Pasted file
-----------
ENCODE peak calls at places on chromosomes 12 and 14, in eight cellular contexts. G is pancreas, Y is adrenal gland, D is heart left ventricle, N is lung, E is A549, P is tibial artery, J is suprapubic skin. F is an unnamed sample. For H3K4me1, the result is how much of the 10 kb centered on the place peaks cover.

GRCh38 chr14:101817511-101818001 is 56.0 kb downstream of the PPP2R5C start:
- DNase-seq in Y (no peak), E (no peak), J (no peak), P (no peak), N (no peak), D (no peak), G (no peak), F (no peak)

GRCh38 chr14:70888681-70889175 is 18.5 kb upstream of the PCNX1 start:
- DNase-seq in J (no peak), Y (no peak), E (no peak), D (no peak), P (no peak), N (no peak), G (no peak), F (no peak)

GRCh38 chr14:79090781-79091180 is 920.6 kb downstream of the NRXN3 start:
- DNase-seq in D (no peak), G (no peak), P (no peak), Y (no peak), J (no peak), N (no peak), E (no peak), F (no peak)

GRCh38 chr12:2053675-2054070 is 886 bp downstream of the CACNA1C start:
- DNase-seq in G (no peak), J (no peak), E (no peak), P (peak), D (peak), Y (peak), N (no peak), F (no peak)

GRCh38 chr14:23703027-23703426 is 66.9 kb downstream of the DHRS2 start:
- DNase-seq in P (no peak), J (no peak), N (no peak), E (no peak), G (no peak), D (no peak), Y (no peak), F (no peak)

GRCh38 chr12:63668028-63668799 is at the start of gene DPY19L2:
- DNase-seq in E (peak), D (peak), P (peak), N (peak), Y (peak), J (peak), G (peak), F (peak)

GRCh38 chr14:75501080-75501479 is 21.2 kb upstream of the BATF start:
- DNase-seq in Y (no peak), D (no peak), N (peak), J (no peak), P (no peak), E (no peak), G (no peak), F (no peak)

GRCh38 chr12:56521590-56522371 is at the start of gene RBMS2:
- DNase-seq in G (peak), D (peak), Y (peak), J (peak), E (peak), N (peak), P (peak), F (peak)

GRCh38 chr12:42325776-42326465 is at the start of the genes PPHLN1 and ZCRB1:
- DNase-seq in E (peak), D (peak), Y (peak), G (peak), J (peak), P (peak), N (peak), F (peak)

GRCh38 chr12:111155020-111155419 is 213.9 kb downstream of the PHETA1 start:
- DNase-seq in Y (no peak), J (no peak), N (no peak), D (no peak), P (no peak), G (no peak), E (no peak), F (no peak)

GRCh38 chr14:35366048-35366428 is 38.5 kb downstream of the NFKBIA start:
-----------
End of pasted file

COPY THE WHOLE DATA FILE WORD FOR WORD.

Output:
ENCODE peak calls at places on chromosomes 12 and 14, in eight cellular contexts. G is pancreas, Y is adrenal gland, D is heart left ventricle, N is lung, E is A549, P is tibial artery, J is suprapubic skin. F is an unnamed sample. For H3K4me1, the result is how much of the 10 kb centered on the place peaks cover.

GRCh38 chr14:101817511-101818001 is 56.0 kb downstream of the PPP2R5C start:
- DNase-seq in Y (no peak), E (no peak), J (no peak), P (no peak), N (no peak), D (no peak), G (no peak), F (no peak)

GRCh38 chr14:70888681-70889175 is 18.5 kb upstream of the PCNX1 start:
- DNase-seq in J (no peak), Y (no peak), E (no peak), D (no peak), P (no peak), N (no peak), G (no peak), F (no peak)

GRCh38 chr14:79090781-79091180 is 920.6 kb downstream of the NRXN3 start:
- DNase-seq in D (no peak), G (no peak), P (no peak), Y (no peak), J (no peak), N (no peak), E (no peak), F (no peak)

GRCh38 chr12:2053675-2054070 is 886 bp downstream of the CACNA1C start:
- DNase-seq in G (no peak), J (no peak), E (no peak), P (peak), D (peak), Y (peak), N (no peak), F (no peak)

GRCh38 chr14:23703027-23703426 is 66.9 kb downstream of the DHRS2 start:
- DNase-seq in P (no peak), J (no peak), N (no peak), E (no peak), G (no peak), D (no peak), Y (no peak), F (no peak)

GRCh38 chr12:63668028-63668799 is at the start of gene DPY19L2:
- DNase-seq in E (peak), D (peak), P (peak), N (peak), Y (peak), J (peak), G (peak), F (peak)

GRCh38 chr14:75501080-75501479 is 21.2 kb upstream of the BATF start:
- DNase-seq in Y (no peak), D (no peak), N (peak), J (no peak), P (no peak), E (no peak), G (no peak), F (no peak)

GRCh38 chr12:56521590-56522371 is at the start of gene RBMS2:
- DNase-seq in G (peak), D (peak), Y (peak), J (peak), E (peak), N (peak), P (peak), F (peak)

GRCh38 chr12:42325776-42326465 is at the start of the genes PPHLN1 and ZCRB1:
- DNase-seq in E (peak), D (peak), Y (peak), G (peak), J (peak), P (peak), N (peak), F (peak)

GRCh38 chr12:111155020-111155419 is 213.9 kb downstream of the PHETA1 start:
- DNase-seq in Y (no peak), J (no peak), N (no peak), D (no peak), P (no peak), G (no peak), E (no peak), F (no peak)

GRCh38 chr14:35366048-35366428 is 38.5 kb downstream of the NFKBIA start: